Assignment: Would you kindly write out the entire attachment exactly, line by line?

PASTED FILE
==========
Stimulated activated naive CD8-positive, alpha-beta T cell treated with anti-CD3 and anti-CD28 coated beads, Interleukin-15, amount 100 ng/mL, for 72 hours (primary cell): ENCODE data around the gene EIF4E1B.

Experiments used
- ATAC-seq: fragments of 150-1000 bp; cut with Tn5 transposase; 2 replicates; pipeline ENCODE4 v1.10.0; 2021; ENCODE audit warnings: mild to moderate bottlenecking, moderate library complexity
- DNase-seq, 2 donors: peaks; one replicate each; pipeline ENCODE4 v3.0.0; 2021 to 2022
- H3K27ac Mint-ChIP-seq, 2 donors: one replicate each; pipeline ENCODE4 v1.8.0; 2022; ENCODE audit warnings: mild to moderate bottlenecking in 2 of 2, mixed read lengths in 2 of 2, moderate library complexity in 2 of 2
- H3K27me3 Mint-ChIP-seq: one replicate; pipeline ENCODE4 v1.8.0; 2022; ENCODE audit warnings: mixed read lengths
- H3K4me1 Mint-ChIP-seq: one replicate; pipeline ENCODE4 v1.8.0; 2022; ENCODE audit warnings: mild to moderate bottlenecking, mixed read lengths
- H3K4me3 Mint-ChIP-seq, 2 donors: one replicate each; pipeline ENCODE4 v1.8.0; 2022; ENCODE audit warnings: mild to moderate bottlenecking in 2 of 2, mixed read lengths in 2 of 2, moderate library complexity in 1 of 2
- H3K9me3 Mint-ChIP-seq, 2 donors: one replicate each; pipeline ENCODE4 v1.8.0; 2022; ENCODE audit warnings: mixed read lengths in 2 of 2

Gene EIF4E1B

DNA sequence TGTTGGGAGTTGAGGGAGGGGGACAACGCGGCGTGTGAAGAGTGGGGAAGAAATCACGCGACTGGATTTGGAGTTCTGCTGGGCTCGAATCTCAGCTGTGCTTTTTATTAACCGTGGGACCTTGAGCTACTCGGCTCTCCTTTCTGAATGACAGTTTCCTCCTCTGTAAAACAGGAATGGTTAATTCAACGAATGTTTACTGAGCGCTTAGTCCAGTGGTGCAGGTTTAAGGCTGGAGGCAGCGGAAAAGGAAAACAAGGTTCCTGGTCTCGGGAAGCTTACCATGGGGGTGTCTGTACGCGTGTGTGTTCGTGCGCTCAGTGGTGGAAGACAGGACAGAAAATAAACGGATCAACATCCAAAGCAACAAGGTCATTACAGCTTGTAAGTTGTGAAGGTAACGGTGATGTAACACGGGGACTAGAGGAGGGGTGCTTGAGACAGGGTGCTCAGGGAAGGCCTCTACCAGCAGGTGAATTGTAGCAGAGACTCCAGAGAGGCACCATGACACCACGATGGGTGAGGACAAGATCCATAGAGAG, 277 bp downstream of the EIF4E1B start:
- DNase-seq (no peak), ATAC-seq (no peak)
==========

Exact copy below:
Stimulated activated naive CD8-positive, alpha-beta T cell treated with anti-CD3 and anti-CD28 coated beads, Interleukin-15, amount 100 ng/mL, for 72 hours (primary cell): ENCODE data around the gene EIF4E1B.

Experiments used
- ATAC-seq: fragments of 150-1000 bp; cut with Tn5 transposase; 2 replicates; pipeline ENCODE4 v1.10.0; 2021; ENCODE audit warnings: mild to moderate bottlenecking, moderate library complexity
- DNase-seq, 2 donors: peaks; one replicate each; pipeline ENCODE4 v3.0.0; 2021 to 2022
- H3K27ac Mint-ChIP-seq, 2 donors: one replicate each; pipeline ENCODE4 v1.8.0; 2022; ENCODE audit warnings: mild to moderate bottlenecking in 2 of 2, mixed read lengths in 2 of 2, moderate library complexity in 2 of 2
- H3K27me3 Mint-ChIP-seq: one replicate; pipeline ENCODE4 v1.8.0; 2022; ENCODE audit warnings: mixed read lengths
- H3K4me1 Mint-ChIP-seq: one replicate; pipeline ENCODE4 v1.8.0; 2022; ENCODE audit warnings: mild to moderate bottlenecking, mixed read lengths
- H3K4me3 Mint-ChIP-seq, 2 donors: one replicate each; pipeline ENCODE4 v1.8.0; 2022; ENCODE audit warnings: mild to moderate bottlenecking in 2 of 2, mixed read lengths in 2 of 2, moderate library complexity in 1 of 2
- H3K9me3 Mint-ChIP-seq, 2 donors: one replicate each; pipeline ENCODE4 v1.8.0; 2022; ENCODE audit warnings: mixed read lengths in 2 of 2

Gene EIF4E1B

DNA sequence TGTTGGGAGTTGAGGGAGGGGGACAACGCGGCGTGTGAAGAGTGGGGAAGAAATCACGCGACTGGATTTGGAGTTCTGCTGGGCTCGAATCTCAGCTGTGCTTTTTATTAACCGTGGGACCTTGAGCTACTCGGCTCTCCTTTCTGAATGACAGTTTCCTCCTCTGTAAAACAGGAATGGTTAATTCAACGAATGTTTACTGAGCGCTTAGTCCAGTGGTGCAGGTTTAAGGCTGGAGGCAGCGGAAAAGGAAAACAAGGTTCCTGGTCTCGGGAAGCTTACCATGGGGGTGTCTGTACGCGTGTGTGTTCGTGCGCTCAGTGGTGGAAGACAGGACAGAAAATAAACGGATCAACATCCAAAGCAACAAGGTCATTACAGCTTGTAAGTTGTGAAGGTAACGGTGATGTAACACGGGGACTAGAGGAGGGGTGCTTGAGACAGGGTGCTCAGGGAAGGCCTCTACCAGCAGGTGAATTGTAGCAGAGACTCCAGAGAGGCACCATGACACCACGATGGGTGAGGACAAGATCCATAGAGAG, 277 bp downstream of the EIF4E1B start:
- DNase-seq (no peak), ATAC-seq (no peak)